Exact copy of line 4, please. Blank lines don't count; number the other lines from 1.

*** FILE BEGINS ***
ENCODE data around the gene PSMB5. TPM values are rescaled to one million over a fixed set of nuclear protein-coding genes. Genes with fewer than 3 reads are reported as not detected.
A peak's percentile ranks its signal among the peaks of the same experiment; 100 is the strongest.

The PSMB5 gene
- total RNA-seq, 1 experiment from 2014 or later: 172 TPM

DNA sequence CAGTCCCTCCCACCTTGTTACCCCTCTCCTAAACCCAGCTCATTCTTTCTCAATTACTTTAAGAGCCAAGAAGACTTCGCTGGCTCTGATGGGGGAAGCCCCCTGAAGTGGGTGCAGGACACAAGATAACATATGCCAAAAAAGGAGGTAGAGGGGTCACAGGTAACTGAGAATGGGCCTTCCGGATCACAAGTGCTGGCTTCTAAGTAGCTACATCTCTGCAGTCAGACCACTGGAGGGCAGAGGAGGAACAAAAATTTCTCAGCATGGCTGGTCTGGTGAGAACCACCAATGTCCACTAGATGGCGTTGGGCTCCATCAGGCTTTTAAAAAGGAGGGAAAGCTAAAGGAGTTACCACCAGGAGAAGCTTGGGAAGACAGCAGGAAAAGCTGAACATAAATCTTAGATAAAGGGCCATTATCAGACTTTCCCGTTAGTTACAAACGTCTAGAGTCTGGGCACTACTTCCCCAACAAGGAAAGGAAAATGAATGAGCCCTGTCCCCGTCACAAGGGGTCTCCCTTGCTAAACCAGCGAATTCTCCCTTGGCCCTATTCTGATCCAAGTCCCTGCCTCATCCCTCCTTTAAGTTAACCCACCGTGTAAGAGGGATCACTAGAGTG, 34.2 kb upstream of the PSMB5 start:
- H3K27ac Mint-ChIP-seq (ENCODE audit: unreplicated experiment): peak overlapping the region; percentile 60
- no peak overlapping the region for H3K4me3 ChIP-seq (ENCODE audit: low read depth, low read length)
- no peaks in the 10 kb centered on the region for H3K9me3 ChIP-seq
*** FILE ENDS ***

- total RNA-seq, 1 experiment from 2014 or later: 172 TPM